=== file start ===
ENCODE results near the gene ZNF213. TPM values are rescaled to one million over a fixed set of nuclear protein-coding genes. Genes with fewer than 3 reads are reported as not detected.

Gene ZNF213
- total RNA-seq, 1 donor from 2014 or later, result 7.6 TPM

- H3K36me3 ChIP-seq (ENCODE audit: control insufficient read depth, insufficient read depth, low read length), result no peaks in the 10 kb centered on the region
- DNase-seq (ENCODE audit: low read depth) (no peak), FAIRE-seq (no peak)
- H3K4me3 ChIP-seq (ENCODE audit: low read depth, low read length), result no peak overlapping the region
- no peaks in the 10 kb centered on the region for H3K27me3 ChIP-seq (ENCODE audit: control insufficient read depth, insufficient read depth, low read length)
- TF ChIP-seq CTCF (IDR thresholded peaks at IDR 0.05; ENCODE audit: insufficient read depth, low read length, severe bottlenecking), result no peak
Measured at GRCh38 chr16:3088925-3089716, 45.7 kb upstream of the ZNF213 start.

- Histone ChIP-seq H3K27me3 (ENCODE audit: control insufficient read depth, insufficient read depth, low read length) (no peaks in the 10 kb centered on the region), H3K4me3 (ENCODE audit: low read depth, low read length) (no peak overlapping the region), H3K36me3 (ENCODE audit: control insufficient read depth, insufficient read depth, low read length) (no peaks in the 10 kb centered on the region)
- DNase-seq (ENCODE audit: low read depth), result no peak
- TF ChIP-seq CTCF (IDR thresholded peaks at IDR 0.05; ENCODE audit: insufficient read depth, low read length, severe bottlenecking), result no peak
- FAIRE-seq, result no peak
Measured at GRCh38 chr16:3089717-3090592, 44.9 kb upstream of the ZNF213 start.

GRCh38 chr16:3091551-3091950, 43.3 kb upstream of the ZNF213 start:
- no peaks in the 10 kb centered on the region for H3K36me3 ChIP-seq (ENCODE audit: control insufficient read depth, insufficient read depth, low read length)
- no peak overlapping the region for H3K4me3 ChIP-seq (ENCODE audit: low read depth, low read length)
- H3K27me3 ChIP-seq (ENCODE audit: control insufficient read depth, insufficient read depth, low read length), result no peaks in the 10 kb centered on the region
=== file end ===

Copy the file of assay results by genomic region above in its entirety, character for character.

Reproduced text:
ENCODE results near the gene ZNF213. TPM values are rescaled to one million over a fixed set of nuclear protein-coding genes. Genes with fewer than 3 reads are reported as not detected.

Gene ZNF213
- total RNA-seq, 1 donor from 2014 or later, result 7.6 TPM

- H3K36me3 ChIP-seq (ENCODE audit: control insufficient read depth, insufficient read depth, low read length), result no peaks in the 10 kb centered on the region
- DNase-seq (ENCODE audit: low read depth) (no peak), FAIRE-seq (no peak)
- H3K4me3 ChIP-seq (ENCODE audit: low read depth, low read length), result no peak overlapping the region
- no peaks in the 10 kb centered on the region for H3K27me3 ChIP-seq (ENCODE audit: control insufficient read depth, insufficient read depth, low read length)
- TF ChIP-seq CTCF (IDR thresholded peaks at IDR 0.05; ENCODE audit: insufficient read depth, low read length, severe bottlenecking), result no peak
Measured at GRCh38 chr16:3088925-3089716, 45.7 kb upstream of the ZNF213 start.

- Histone ChIP-seq H3K27me3 (ENCODE audit: control insufficient read depth, insufficient read depth, low read length) (no peaks in the 10 kb centered on the region), H3K4me3 (ENCODE audit: low read depth, low read length) (no peak overlapping the region), H3K36me3 (ENCODE audit: control insufficient read depth, insufficient read depth, low read length) (no peaks in the 10 kb centered on the region)
- DNase-seq (ENCODE audit: low read depth), result no peak
- TF ChIP-seq CTCF (IDR thresholded peaks at IDR 0.05; ENCODE audit: insufficient read depth, low read length, severe bottlenecking), result no peak
- FAIRE-seq, result no peak
Measured at GRCh38 chr16:3089717-3090592, 44.9 kb upstream of the ZNF213 start.

GRCh38 chr16:3091551-3091950, 43.3 kb upstream of the ZNF213 start:
- no peaks in the 10 kb centered on the region for H3K36me3 ChIP-seq (ENCODE audit: control insufficient read depth, insufficient read depth, low read length)
- no peak overlapping the region for H3K4me3 ChIP-seq (ENCODE audit: low read depth, low read length)
- H3K27me3 ChIP-seq (ENCODE audit: control insufficient read depth, insufficient read depth, low read length), result no peaks in the 10 kb centered on the region